Facebook board upholds Trump suspension

Former President Donald Trump won’t return to Facebook - for now, AP reports. The social network’s quasi-independent Oversight Board voted to uphold his ban from the platform after his account was suspended four months ago for inciting violence that led to the deadly 6 January Capitol riot.

While upholding the suspension, the board faulted Facebook in a statement for the way it made the decision.

The board said the ongoing risk of serious violence justified Facebook’s suspension at the time, but said it “was not appropriate for Facebook to impose an ‘indefinite’ suspension.”

The board said Facebook was seeking to avoid its responsibilities by applying “a vague, standardless penalty” and then referring the case to the board to resolve.

“Indefinite penalties of this sort do not pass the international smell test,” oversight board co-chari Michael McConnell said in a conference call with reporters. “We are not cops, reigning over the realm of social media.”

The board agreed with Facebook that that two of Trump’s Jan. 6 posts “severely violated” the content standards of both Facebook and Instagram.

“We love you. You’re very special,” he said in the first post, and “great patriots” and “remember this day forever” in the second. Those violated Facebook’s rules against praising or supporting people engaged in violence, the board said.

The board says Facebook has six months to reexamine the “arbitrary penalty” it imposed on Jan. 7 and decide on another penalty that reflects the “gravity of the violation and the prospect of future harm.”

The board says the new penalty must be “clear, necessary and proportionate” and consistent with Facebook’s rules for severe violations.

The board says if Facebook decides to restore Trump’s accounts, the company must be able to promptly address further violations.

A Trump spokesman did not immediately respond to a request for comment.

The board, which has 20 members and will eventually grow to 40, did not reveal how it voted. It said a minority of members emphasized that Facebook should require users who seek reinstatement after being suspended to “recognize their wrongdoing and commit to observing the rules in the future.”

Trump has also been permanently banned from Twitter.

Since the day after the deadly riot at the Capitol on Jan. 6, former President Donald Trump’s social media accounts have been silent — muzzled for inciting violence using the platforms as online megaphones.

On Wednesday, his fate on Facebook, the biggest social platform around, will be decided. The company’s quasi-independent Oversight Board will announce its ruling around 9 a.m. ET. If it rules in Trump’s favor, Facebook has seven days to reinstate the account. If the board upholds Facebook’s decision, Trump will remain “indefinitely” suspended.

Politicians, free speech experts and activists around the world are watching the decision closely. It has implications not only for Trump but for tech companies, world leaders and people across the political spectrum — many of whom have wildly conflicting views of the proper role for technology companies when it comes to regulating online speech and protecting people from abuse and misinformation.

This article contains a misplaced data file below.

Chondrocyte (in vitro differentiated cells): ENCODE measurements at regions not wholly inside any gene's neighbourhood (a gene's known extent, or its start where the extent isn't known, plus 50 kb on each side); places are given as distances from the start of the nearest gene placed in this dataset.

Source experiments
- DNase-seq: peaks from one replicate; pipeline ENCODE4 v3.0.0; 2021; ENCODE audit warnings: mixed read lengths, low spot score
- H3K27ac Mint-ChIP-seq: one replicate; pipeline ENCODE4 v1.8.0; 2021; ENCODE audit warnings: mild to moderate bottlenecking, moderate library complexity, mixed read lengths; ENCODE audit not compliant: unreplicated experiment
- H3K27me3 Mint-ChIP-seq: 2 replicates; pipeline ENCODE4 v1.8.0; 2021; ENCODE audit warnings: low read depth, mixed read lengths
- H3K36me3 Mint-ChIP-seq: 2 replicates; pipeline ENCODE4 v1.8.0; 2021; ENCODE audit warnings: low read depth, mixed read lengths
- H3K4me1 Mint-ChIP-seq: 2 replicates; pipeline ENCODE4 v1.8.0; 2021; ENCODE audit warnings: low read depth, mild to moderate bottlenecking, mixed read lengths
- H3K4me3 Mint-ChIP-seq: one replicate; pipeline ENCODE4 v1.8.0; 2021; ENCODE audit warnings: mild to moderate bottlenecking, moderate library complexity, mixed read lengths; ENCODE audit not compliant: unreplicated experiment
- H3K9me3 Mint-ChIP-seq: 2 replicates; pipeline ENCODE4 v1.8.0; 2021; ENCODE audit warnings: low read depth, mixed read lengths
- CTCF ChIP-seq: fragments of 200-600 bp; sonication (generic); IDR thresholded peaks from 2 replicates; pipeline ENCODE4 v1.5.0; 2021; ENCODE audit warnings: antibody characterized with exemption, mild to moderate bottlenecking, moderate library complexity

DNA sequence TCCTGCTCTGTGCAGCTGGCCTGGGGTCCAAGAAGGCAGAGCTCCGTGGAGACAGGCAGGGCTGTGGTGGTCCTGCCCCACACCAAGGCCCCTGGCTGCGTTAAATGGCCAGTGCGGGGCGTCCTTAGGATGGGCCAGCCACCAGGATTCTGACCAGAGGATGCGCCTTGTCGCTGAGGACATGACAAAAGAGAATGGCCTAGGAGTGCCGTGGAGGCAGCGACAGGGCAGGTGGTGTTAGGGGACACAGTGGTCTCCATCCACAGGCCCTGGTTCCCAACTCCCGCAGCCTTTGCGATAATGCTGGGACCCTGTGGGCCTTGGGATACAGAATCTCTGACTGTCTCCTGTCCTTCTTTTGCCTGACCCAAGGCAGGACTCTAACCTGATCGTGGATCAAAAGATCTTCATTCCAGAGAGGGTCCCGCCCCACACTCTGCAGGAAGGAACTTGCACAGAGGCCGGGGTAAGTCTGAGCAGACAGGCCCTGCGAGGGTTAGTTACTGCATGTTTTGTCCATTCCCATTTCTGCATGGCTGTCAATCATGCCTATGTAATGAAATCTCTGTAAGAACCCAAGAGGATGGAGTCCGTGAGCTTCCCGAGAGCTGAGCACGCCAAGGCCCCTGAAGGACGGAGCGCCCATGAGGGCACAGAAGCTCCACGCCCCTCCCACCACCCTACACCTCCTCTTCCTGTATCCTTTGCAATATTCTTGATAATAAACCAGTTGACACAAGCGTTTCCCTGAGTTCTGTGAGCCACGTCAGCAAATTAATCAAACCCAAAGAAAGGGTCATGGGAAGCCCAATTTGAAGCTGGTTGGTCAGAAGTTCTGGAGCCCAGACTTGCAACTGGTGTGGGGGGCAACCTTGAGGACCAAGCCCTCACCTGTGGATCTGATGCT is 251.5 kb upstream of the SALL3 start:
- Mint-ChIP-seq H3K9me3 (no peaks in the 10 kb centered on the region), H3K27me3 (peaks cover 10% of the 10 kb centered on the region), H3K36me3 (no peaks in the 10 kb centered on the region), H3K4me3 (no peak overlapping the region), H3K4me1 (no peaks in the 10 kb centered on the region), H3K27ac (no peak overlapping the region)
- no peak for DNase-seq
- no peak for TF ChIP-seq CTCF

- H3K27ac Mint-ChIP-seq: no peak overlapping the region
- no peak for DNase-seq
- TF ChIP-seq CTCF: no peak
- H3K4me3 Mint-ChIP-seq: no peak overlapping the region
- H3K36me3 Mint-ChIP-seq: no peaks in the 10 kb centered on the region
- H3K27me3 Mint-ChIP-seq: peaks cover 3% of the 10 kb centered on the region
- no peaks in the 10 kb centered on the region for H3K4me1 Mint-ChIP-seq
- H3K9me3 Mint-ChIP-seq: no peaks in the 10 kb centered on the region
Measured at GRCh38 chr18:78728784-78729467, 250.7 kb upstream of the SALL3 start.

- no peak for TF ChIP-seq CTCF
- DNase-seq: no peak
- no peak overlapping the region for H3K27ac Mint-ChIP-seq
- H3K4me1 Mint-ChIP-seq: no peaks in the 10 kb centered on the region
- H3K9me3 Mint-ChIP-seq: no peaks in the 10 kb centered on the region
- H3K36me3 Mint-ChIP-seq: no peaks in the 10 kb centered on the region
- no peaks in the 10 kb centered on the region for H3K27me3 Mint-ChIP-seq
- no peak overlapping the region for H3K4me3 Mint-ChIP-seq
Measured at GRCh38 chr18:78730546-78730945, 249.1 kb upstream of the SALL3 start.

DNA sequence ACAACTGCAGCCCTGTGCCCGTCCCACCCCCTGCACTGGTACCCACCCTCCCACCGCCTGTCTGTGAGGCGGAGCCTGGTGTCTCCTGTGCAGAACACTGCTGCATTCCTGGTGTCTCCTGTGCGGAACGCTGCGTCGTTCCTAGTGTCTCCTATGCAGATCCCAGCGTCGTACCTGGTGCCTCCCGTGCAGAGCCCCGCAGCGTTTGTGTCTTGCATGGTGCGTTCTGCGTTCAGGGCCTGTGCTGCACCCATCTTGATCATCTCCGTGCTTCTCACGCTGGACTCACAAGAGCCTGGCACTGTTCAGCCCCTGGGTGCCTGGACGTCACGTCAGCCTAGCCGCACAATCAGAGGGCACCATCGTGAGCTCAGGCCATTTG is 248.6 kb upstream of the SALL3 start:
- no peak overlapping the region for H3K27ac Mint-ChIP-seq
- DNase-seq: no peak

After years of handling Trump’s inflammatory rhetoric with a light touch, Facebook and Instagram took the drastic step of silencing his accounts in January. In announcing the unprecedented move, Facebook CEO Mark Zuckerberg said the risk of allowing Trump to continue using the platform was too great.

“The shocking events of the last 24 hours clearly demonstrate that President Donald Trump intends to use his remaining time in office to undermine the peaceful and lawful transition of power to his elected successor, Joe Biden,” Zuckerberg wrote on his Facebook page on Jan. 7.

A day before the announcement, Trump unveiled a new blog on his personal website, “From the Desk of Donald J. Trump.” While the page includes a dramatic video claiming, “A BEACON OF FREEDOM ARISES” and hailing “A PLACE TO SPEAK FREELY AND SAFELY,” the page is little more than a display of Trump’s recent statements — available elsewhere on the website — that can be easily shared on Facebook and Twitter, the platforms that banished him after the riot.

While Trump aides have spent months teasing his plans to launch his own social media platform, his spokesman Jason Miller said the blog was something separate.

“President Trump’s website is a great resource to find his latest statements and highlights from his first term in office, but this is not a new social media platform,” he tweeted. “We’ll have additional information coming on that front in the very near future.”

Barred from social media, Trump has embraced other platforms for getting his message out. He does frequent interviews with friendly news outlets and has emailed a flurry of statements to reporters through his official office and political group.

Trump has even said he prefers the statements to his old tweets, often describing them as more “elegant.”

Facebook created the oversight panel to rule on thorny content on its platforms following widespread criticism of its difficulty responding swiftly and effectively to misinformation, hate speech and nefarious influence campaigns. Its decisions so far - all nine of them - have tended to favor free expression over the restriction of content.

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